This bullpen is something of a beautiful mess. The possibilities are seemingly endless. Despite the Rays’ continually innovative strategies, a traditional closer is something they’ve used quite frequently. In this sense, someone like Heath Bell might make sense. They are spending a pretty penny on him (especially for them), but a word of caution: Bell has an option that will vest for 2015 if he finishes 55 games in 2014, so there is a good chance he doesn’t see a full season in the closer role, in Tampa, or both. Bell is worth adding speculatively, but don’t pay too much knowing that there’s little chance that the Rays allow that option to vest.
Peralta and McGee are both worthwhile in leagues that value holds and either has a shot at closing, though neither have done it with much consistency before. Oviedo (formerly Leo Nunez) is something of a darkhorse, as he has experience and he re-signed with Tampa Bay in the offseason despite still working his way back from injury. The injury is the biggest question here, and if Bell isn’t closing, I think Oviedo works his way into the job.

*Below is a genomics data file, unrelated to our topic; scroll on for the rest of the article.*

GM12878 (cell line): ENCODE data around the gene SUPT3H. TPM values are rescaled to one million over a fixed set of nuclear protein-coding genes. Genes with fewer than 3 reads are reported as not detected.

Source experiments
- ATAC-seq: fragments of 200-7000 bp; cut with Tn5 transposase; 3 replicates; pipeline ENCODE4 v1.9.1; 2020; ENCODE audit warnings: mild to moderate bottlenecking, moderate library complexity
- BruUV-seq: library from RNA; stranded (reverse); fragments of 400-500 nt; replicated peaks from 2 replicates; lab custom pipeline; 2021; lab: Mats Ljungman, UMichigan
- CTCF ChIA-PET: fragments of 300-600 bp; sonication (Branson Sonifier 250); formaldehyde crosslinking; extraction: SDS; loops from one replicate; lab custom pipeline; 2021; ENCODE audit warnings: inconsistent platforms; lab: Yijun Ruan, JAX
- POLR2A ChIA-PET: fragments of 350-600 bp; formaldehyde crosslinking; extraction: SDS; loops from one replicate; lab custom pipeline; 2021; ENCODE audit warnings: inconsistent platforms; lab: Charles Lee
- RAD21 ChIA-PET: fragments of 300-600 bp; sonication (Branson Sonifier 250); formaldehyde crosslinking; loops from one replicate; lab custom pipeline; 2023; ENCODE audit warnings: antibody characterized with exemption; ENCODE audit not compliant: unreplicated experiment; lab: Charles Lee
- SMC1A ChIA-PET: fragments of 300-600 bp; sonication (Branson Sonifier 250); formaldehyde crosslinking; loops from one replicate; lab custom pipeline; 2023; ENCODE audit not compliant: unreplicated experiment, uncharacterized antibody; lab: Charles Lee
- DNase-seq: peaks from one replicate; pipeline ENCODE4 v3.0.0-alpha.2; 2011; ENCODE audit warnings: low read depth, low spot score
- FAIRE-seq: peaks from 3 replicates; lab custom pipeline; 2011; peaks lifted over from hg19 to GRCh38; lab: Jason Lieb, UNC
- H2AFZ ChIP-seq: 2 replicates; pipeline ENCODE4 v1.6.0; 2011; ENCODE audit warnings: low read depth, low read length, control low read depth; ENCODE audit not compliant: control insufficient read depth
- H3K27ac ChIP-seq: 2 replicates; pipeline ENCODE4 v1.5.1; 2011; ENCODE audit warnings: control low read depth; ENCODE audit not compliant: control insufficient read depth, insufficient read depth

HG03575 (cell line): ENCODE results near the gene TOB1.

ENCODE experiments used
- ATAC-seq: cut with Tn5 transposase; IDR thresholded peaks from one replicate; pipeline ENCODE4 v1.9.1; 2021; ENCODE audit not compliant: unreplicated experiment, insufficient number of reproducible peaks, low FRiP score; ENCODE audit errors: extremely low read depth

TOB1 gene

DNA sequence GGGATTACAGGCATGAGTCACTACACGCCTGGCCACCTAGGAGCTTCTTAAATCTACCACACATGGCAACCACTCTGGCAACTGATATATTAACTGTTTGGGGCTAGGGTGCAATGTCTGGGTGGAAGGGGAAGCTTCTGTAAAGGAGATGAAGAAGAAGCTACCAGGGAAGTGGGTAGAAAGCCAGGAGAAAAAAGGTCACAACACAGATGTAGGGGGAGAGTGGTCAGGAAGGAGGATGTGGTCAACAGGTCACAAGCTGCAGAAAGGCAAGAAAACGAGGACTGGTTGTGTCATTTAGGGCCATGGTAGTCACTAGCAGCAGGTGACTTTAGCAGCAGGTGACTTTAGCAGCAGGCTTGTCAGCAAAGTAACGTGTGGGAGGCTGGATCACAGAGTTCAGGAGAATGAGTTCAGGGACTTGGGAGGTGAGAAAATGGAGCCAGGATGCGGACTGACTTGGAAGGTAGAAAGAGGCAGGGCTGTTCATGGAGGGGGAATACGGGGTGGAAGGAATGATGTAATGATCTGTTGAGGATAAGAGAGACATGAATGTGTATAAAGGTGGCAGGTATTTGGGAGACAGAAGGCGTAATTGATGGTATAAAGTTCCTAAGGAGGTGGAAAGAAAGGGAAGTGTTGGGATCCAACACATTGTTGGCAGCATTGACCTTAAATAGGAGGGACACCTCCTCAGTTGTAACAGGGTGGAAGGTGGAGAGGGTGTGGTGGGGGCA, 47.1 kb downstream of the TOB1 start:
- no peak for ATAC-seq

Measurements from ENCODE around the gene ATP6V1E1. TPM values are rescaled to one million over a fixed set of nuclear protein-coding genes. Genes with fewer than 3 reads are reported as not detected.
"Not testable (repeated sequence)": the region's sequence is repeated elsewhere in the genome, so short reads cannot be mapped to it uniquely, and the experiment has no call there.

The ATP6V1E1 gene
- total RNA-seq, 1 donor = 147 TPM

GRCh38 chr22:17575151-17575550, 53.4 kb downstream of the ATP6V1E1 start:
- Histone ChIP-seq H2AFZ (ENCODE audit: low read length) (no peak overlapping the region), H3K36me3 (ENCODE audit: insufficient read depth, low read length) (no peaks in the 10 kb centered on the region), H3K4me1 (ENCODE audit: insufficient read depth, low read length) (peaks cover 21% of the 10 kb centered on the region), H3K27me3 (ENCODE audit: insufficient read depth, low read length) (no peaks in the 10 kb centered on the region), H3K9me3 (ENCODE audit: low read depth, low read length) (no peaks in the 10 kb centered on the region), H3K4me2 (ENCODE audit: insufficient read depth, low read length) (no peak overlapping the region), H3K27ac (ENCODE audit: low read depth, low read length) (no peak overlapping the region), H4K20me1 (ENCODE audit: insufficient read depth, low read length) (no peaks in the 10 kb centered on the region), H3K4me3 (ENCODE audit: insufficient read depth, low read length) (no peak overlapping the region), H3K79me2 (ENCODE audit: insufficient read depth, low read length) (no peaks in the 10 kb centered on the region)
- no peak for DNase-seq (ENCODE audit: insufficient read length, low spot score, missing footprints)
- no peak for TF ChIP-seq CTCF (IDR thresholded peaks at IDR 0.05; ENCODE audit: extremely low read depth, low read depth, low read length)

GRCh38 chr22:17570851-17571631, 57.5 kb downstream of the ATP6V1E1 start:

Less of a darkhorse and more of a longshot is Torres. Lefty closers aren’t nearly as common, so that’s working against him (as it is with McGee), but Torres’ true value to Tampa comes in his ability to spot start and go multiple innings. Taking that flexibility away by putting Torres in the closers role doesn’t seem like something the Rays seem likely to do. He merits mention anyway as a possible starting option should injury or ineffectiveness strike though, and his stuff plays at the back of a bullpen.
One last name not on the roster: Alex Colome. He’s already made his major league debut, and while he’s been starting in the minors, many believe his long-term home is in the bullpen.
Closer: Bell vs. Oviedo (vs. McGee vs. Peralta)
Player to Target: Chris Archer, SP
Player to Avoid: Matt Moore, SP
Deep Sleeper: Alex Torres, SP